Blogs, Teaching, and Privacy

ogged dropped me a line this morning pointing me to a discussion taking place over at Crooked Timber this morning about the potential conflicts between class blog projects and the Family Educational Rights and Privacy Act (FERPA). Eszter, who originated the discussion, suggests that the provisions of this act might be used to say that class blogs cannot be public, because FERPA prohibits educational institutions from releasing student information, possibly including information about what courses students are enrolled in (and, by implication, the presence of a student posting on a course blog reveals their* enrollment status).

Ezster goes on to argue that, should course blogs be forced to retreat from the public sphere, most of what is good about them would be lost. Indeed, one of my key goals over at The Literary Machine this semester is asking my students to see what happens when they write in an environment that is not simply machine-mediated, but public. One possible solution, suggested in the comments, is allowing students to post under pseudonyms (but requiring that they distribute those pseudonyms to other members of the class).

None of these issues occurred to me as I started up the blog — just as none of them occurred to me when I had students participate in any number of other web-based projects in the past. Are there other such ethical concerns that we ought to be thinking through about the relationship between blogging and the classroom?

*Via Languagehat, a defense of the singular “they.”


  1. Good questions. I thought about these privacy issues when I started my class this semester, but not particualrly in a legal context. These concerns may have also weighed on my initial “shock” at being discovered.

    I think the “pseudonym” is a reasonable solution for students who have privacy concerns. My assumption is that the public nature of blogs will automatically “filter” anything considered private anyway. I’m still learning this semester, but discussions like these seem pretty important.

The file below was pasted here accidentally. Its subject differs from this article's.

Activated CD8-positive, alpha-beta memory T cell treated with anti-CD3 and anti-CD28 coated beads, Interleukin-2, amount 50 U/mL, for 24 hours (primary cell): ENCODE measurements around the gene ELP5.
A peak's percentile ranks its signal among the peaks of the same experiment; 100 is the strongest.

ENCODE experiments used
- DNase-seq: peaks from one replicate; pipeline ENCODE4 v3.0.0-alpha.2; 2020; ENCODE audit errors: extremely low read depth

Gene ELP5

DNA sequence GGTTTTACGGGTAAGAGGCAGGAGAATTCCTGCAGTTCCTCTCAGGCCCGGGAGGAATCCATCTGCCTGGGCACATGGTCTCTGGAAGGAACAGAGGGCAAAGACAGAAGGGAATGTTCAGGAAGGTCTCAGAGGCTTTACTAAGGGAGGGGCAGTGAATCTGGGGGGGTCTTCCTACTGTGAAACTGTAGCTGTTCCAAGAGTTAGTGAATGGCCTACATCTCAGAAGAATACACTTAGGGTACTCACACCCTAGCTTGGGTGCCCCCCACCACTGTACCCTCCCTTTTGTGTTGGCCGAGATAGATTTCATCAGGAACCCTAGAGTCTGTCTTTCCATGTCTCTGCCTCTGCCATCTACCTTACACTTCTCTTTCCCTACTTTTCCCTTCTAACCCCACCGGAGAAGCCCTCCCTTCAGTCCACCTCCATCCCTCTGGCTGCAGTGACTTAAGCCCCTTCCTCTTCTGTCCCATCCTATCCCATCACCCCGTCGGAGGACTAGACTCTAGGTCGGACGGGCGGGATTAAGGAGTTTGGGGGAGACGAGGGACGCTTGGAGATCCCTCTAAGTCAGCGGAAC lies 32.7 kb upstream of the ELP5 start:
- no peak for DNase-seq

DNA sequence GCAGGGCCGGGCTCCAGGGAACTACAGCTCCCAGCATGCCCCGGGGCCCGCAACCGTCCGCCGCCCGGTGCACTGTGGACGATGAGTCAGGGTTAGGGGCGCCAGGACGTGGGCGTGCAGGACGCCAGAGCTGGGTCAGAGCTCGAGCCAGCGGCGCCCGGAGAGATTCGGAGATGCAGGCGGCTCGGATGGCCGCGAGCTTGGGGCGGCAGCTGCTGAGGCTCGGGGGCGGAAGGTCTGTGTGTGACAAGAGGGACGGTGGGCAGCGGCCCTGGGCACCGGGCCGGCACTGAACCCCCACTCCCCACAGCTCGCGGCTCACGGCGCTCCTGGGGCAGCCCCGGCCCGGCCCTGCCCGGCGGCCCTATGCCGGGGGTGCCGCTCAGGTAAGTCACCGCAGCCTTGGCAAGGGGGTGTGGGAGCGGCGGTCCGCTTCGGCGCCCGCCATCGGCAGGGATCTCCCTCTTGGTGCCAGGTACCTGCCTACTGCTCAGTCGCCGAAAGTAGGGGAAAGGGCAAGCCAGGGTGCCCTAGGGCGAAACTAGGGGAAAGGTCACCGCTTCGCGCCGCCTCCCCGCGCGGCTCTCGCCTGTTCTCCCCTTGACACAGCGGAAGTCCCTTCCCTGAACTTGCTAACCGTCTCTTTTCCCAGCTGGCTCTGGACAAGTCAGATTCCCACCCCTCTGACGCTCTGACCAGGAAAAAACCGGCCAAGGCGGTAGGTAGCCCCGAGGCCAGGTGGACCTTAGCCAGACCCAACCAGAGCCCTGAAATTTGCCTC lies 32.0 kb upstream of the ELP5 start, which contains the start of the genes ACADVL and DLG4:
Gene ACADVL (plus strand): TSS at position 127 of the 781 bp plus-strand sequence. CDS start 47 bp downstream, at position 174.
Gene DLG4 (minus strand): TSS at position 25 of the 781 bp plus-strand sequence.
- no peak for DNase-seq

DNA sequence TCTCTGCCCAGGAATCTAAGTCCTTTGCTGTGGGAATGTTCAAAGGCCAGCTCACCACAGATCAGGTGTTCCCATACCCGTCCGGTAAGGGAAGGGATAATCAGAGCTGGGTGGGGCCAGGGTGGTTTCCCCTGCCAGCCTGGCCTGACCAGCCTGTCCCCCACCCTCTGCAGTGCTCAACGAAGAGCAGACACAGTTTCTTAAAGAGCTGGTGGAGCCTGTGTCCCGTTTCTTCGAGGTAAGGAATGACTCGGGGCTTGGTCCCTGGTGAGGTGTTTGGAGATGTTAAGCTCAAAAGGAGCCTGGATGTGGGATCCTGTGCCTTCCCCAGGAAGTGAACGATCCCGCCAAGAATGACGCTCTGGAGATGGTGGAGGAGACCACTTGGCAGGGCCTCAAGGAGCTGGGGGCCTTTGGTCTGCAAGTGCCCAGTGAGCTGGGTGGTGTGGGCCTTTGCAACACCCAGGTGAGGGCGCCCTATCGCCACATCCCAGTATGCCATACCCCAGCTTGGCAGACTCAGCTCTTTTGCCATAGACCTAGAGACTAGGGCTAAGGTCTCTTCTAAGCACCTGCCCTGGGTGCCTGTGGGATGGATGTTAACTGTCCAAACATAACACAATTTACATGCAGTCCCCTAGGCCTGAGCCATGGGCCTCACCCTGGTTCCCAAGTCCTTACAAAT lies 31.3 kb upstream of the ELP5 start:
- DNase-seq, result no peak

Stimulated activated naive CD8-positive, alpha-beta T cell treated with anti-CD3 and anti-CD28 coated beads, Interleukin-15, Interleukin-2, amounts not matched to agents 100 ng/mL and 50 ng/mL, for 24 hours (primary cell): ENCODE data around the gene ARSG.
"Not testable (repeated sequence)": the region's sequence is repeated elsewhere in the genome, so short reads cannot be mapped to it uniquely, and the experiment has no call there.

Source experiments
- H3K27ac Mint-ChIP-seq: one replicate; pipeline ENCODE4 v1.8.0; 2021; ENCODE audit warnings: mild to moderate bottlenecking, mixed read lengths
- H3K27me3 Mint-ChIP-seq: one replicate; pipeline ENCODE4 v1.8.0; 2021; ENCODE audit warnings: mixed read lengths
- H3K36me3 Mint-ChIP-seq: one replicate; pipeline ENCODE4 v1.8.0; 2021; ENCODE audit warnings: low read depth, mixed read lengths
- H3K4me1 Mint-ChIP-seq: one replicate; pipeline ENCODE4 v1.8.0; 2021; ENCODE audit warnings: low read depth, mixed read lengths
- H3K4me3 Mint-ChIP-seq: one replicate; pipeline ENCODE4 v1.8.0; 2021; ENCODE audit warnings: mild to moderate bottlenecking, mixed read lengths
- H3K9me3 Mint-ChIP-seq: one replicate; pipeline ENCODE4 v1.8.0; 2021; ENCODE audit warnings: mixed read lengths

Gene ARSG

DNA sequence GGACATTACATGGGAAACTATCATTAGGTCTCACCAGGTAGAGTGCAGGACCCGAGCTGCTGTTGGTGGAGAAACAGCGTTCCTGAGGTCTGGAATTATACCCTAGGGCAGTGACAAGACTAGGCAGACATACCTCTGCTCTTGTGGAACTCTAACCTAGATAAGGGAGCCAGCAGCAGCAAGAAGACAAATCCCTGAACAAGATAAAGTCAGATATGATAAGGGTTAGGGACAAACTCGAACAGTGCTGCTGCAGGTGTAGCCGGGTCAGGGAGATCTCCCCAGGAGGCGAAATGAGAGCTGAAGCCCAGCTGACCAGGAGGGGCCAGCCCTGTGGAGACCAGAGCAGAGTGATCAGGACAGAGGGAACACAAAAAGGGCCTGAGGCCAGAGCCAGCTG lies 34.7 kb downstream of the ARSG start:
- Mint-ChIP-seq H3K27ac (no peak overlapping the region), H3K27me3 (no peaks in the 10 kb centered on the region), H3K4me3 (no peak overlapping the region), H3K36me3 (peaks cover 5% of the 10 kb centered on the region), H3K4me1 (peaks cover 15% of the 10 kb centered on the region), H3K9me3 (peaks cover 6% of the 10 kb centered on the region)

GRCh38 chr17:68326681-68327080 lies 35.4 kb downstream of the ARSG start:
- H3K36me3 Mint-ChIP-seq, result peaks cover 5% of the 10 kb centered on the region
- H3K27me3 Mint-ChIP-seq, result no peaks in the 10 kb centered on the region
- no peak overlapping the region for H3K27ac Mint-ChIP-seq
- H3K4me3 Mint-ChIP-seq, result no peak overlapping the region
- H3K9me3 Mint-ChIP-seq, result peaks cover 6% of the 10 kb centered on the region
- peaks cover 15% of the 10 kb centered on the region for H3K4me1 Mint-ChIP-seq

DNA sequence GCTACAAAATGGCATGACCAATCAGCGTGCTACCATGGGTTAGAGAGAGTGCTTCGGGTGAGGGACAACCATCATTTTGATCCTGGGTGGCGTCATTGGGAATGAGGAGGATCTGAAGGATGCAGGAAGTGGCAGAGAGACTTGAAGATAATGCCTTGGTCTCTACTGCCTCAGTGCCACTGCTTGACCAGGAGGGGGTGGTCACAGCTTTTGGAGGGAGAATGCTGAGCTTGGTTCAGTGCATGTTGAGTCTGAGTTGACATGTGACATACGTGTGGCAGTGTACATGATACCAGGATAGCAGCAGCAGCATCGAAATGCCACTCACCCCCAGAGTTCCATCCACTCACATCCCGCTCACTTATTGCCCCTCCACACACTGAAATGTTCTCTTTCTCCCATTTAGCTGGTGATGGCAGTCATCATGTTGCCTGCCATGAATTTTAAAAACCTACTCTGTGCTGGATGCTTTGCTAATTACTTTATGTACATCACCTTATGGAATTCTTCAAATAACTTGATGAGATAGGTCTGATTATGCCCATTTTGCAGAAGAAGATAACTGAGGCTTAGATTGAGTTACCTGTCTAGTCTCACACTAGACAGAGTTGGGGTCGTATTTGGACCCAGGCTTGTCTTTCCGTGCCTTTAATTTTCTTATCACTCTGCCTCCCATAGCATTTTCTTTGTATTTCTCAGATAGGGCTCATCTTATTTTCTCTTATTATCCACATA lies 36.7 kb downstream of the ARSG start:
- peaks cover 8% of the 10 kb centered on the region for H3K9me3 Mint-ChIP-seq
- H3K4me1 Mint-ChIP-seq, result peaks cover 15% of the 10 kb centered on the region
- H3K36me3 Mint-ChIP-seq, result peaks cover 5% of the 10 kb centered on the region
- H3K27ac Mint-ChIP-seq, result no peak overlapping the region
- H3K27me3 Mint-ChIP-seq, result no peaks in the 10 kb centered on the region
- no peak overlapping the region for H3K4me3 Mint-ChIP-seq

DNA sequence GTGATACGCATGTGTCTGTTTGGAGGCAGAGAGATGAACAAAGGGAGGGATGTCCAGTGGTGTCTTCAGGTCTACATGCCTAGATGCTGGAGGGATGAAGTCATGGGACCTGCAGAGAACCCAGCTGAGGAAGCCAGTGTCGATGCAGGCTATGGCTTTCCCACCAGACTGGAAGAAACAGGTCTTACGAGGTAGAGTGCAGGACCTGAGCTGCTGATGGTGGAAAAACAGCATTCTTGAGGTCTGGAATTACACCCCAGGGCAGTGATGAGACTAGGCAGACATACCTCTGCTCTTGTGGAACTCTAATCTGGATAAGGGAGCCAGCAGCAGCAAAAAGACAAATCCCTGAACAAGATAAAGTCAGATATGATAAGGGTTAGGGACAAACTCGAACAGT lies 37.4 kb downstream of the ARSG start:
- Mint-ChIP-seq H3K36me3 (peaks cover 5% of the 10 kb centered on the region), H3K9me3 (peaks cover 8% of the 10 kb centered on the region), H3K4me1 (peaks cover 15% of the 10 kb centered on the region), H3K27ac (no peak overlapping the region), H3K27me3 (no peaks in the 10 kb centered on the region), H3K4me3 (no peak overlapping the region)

2. Various interpretations of that legislation might restrict online learning and distance education conducted through computer-mediated communication. Could provide add copy for vendors trying to sell courseware that offers shielded spaces. Would not apply to certain jurisdictions in the free world. Worth considering in an age of global competition and cooperation.

    Extramural relations seems to be a theme that is cropping up in other guises. Witness the recent plethora of entries and comments on students reading teachers’ blogs. I wonder what is feeding this theme of traversing/constructing public/private/semi-private space.

    Experiences of intrusive spam and telemarketers? A belief in the power of gatherings and guests?

    Pity if there is a chilling effect.

    Appropriate use of public space can be used to enhance the quality of education without jeopardizing student or teacher personal information. Beyond the timeline of any given course, life long learnng benefits from a cultivation of the social dimensions of knowledge construction and exchange. Private people with no public personna are less likely to tap into networks of support or provide support.

  3. Re They

    Casey Miller and Kate Swift in The Handbook of Nonsexist Writing: For Writers, Editors, and Speakers (1981) refer to 18th century usuage.

    Like a collective noun (e.g. the audience… they

    versus the audience… it), the use of the pronoun “they” to refer to a grammatically singular subject such as “the student” reveals the delicious plurality that composes our subjectivities. Wise educators keep in mind the many many connections that students bring to a pedagogical experience and do encourage what Carl Rogers calls “being in the learning event” with the whole person. A way of approaching the nexus of teaching and learning which, of course, leads us, individually and collectively, back to the theme of the social construction of the learning environment in terms of a series of public and semi-private spaces.



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